In How Foreigners Became America’s Financial Regulators, a provocatively-titled piece for the Wall Street Journal, SEC Commissioner Daniel Gallagher and Peter Wallison examine the role of the Financial Stability Board in international financial regulation. The article highlights a recent memorandum from the chair of the FSB to constituent members that calls for “[f]ull, consistent and prompt implementation” of FSB reforms. The pair was unswayed by recent testimony by Secretary of the Treasury Jack Lew before the House Financial Services Committee in which Lew denied that FSB decisions were binding on member nations. For support, they pointed to what they describe as Lew’s inability to explain why the FSB needed to grant certain Chinese banks “exemptions” from the FSB’s rules.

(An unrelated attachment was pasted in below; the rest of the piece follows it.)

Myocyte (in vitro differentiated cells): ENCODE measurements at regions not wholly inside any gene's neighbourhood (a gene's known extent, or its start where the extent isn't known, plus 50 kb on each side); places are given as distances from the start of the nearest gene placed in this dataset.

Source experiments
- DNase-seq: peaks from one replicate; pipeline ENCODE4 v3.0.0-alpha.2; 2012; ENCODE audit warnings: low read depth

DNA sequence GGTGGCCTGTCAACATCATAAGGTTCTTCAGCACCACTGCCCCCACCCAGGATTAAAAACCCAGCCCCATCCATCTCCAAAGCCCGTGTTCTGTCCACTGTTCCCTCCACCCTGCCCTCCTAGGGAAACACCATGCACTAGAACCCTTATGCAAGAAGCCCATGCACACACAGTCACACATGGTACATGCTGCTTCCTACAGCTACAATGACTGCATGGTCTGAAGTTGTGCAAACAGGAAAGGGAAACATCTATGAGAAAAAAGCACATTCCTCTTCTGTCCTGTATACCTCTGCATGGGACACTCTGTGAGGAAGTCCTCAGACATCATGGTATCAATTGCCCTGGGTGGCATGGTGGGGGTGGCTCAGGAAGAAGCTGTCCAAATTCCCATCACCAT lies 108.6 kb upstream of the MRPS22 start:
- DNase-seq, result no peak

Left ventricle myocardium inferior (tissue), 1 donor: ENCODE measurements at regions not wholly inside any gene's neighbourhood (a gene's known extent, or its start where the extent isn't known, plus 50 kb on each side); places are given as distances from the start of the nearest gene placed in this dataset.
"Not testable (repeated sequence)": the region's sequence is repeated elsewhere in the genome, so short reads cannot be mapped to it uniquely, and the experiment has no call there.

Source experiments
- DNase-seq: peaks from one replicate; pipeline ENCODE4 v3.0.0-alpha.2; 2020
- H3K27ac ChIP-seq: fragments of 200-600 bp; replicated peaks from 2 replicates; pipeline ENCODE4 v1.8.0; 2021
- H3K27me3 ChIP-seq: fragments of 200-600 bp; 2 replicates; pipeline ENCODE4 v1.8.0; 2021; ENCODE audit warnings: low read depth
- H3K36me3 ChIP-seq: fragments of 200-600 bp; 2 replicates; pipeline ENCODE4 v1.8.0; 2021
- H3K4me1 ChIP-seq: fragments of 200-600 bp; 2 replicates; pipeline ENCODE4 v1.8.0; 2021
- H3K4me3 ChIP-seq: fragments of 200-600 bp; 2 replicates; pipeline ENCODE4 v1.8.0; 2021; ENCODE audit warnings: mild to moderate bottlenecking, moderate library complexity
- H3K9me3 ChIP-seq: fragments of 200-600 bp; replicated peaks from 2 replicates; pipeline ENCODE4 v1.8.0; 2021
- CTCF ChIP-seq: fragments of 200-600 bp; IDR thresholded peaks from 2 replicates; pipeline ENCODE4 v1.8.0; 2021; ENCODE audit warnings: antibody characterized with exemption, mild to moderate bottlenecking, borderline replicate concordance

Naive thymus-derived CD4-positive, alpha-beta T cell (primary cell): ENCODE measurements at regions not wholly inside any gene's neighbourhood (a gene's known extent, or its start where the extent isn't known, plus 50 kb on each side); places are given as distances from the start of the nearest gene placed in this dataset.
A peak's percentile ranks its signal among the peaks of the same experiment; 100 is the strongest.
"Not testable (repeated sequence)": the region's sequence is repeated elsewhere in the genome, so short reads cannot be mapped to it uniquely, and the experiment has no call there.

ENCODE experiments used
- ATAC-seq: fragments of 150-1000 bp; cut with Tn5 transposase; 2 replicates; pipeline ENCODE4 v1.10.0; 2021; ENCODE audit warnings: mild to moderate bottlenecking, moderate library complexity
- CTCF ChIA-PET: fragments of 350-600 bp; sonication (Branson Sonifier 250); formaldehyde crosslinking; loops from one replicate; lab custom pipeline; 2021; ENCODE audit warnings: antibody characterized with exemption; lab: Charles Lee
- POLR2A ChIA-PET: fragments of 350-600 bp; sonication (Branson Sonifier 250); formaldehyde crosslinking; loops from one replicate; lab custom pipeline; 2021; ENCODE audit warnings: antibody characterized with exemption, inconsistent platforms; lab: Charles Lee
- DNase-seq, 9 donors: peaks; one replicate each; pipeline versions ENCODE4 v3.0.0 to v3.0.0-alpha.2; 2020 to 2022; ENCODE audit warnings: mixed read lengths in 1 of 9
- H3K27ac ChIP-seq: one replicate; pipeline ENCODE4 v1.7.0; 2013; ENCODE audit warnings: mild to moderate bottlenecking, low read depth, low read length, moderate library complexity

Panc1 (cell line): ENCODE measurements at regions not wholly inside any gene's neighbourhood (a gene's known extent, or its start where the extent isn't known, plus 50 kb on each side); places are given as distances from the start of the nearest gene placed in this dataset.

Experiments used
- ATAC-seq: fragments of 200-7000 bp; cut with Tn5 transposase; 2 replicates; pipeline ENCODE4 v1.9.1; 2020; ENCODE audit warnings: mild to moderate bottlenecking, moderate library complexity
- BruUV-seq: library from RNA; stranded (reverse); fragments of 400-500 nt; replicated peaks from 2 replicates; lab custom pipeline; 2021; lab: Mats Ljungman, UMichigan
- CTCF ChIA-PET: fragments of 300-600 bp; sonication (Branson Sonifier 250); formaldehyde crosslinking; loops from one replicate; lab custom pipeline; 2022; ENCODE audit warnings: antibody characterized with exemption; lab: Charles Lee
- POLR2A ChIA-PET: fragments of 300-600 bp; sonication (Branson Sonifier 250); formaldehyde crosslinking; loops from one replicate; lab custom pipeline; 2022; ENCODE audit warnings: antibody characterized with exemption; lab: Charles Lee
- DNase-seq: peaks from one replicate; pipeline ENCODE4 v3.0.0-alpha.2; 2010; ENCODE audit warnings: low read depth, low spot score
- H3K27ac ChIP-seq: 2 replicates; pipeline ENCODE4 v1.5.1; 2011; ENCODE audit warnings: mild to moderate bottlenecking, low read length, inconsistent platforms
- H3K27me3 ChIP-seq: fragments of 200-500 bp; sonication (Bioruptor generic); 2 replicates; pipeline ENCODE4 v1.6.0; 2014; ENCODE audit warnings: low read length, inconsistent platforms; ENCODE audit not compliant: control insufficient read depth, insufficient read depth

Gallagher and Wallison contend that binding nature of the FSB’s mandates can explain the actions of the FSOC over the past year, saying “[i]n every case where the FSB made a decision or announced a policy, the FSOC followed.” The article points to the FSOC’s designation of four non-bank institutions as systemically important, as well as the FSOC’s argument that asset managers and the “shadow banking” system could be subject to prudential regulation. Each of these instances, the article posits, was mapped out for the FSOC by previous FSB action. From this, Gallagher and Wallison, draw the conclusion that the FSB’s decisions are binding on U.S. agencies. They argue that such influence sets a “dangerous precedent” that, if let stand, “would unravel the separation of powers and the role of Congress in the U.S. constitutional system.”